King Charles appointed Cortés as governor, captain general and chief justice of the newly conquered territory, dubbed "New Spain of the Ocean Sea". But also, much to the dismay of Cortés, four royal officials were appointed at the same time to assist him in his governing – in effect, submitting him to close observation and administration. Cortés initiated the construction of Mexico City, destroying Aztec temples and buildings and then rebuilding on the Aztec ruins what soon became the most important European city in the Americas.
Cortés managed the founding of new cities and appointed men to extend Spanish rule to all of New Spain, imposing the encomienda system in 1524. He reserved many encomiendas for himself and for his retinue, which they considered just rewards for their accomplishment in conquering central Mexico. However, later arrivals and members of factions antipathetic to Cortés complained of the favoritism that excluded them.
In 1523, the Crown (possibly influenced by Cortés's enemy, Bishop Fonseca), sent a military force under the command of Francisco de Garay to conquer and settle the northern part of Mexico, the region of Pánuco. This was another setback for Cortés who mentioned this in his fourth letter to the King in which he describes himself as the victim of a conspiracy by his archenemies Diego Velázquez de Cuéllar, Diego Columbus and Bishop Fonseca as well as Francisco Garay. The influence of Garay was effectively stopped by this appeal to the King who sent out a decree forbidding Garay to interfere in the politics of New Spain, causing him to give up without a fight.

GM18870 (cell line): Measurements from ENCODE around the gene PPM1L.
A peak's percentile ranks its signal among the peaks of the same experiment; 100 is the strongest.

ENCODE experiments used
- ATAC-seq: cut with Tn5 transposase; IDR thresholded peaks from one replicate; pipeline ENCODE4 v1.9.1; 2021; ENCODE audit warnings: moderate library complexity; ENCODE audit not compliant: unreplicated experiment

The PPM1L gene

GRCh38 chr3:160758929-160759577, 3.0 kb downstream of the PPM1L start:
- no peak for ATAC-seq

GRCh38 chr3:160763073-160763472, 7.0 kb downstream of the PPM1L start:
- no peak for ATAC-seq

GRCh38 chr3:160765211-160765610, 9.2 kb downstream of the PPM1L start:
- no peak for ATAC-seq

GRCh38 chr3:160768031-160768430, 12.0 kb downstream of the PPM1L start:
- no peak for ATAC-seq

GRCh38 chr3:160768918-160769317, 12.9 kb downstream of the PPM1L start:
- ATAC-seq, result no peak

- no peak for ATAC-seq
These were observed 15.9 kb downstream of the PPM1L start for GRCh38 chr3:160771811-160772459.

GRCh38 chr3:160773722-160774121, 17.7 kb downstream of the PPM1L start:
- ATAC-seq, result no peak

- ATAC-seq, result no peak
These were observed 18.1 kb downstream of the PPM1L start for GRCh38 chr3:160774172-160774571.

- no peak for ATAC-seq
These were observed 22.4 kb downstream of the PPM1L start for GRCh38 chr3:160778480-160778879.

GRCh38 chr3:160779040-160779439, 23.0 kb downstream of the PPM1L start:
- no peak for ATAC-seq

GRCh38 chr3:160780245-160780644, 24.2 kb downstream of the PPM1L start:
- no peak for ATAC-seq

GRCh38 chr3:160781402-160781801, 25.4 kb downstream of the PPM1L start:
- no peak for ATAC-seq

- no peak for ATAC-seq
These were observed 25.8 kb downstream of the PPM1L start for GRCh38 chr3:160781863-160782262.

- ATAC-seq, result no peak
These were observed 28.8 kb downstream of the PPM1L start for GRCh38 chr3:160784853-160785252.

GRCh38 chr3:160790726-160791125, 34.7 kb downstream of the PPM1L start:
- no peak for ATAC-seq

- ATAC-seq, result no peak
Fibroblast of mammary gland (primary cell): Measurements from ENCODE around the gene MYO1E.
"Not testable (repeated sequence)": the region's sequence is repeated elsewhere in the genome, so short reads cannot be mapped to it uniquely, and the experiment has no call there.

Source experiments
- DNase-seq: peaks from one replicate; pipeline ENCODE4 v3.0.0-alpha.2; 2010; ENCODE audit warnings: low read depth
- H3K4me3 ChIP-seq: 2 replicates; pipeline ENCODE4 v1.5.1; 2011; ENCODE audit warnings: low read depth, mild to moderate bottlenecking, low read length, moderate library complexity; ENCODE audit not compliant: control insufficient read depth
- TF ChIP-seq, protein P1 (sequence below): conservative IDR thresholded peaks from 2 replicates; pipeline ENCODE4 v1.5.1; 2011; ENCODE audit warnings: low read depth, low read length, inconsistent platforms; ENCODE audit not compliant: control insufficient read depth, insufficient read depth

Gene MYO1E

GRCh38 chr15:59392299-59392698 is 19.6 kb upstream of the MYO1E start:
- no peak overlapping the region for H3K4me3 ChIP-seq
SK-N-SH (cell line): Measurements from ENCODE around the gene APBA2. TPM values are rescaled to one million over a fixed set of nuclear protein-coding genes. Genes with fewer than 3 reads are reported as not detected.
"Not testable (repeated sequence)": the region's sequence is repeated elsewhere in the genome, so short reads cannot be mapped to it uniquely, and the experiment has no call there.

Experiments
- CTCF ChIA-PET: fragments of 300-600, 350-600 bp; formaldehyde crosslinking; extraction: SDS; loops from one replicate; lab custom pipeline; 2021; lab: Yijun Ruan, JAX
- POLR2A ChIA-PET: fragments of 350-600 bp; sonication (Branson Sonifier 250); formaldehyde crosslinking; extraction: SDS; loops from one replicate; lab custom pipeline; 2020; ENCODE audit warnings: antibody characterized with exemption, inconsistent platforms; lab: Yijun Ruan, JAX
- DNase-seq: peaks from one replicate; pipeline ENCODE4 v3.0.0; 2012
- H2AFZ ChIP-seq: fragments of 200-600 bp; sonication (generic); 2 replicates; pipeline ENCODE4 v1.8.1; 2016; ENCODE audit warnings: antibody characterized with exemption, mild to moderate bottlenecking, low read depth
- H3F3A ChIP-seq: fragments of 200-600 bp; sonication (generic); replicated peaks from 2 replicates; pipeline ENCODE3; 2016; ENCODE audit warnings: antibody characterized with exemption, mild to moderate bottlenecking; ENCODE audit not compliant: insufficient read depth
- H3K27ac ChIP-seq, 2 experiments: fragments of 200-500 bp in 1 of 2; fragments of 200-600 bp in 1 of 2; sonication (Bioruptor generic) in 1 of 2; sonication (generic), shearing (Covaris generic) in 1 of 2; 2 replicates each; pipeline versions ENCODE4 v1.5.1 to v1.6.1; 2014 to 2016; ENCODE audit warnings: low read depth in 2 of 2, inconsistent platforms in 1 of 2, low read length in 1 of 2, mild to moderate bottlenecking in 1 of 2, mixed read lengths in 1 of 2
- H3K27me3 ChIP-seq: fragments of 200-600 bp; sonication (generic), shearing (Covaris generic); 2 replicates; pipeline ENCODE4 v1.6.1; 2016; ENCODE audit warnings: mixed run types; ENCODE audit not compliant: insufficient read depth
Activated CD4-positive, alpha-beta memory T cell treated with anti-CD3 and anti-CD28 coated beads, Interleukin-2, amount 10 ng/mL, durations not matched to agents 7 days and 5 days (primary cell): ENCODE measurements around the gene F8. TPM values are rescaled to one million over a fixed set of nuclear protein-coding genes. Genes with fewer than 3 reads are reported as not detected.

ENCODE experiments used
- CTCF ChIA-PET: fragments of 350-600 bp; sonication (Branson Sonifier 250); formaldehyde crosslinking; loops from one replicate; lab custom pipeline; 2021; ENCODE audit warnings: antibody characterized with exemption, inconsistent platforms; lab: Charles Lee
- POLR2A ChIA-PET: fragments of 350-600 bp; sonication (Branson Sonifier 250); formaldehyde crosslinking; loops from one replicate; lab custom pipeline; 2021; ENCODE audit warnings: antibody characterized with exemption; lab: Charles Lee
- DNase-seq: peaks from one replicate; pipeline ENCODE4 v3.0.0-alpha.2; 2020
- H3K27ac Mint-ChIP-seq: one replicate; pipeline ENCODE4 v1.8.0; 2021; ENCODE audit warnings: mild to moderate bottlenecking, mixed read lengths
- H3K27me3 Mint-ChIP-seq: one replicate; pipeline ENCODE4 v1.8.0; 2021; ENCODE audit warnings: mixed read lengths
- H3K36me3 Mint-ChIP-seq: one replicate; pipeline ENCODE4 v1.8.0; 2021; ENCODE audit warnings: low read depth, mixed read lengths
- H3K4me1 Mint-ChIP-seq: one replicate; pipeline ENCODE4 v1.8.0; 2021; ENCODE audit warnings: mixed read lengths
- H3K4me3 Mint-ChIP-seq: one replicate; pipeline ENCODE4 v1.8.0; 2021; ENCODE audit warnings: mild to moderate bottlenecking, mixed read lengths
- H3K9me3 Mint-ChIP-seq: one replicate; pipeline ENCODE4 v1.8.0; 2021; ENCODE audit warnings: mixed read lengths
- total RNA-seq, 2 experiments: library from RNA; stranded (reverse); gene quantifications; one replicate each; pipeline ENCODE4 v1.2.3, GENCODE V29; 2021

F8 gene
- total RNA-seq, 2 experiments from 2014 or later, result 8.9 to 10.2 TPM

Granted Coat of Arms by the King, 1525
Although Cortés had flouted the authority of Diego Velázquez in sailing to the mainland and then leading an expedition of conquest, Cortés's spectacular success was rewarded by the crown with a coat of arms, a mark of high honor, following the conqueror's request. The document granting the coat of arms summarizes Cortés's accomplishments in the conquest of Mexico. The proclamation of the king says in part
We, respecting the many labors, dangers, and adventures which you underwent as stated above, and so that there might remain a perpetual memorial of you and your services and that you and your descendants might be more fully honored...it is our will that besides your coat of arms of your lineage, which you have, you may have and bear as your coat of arms, known and recognized, a shield....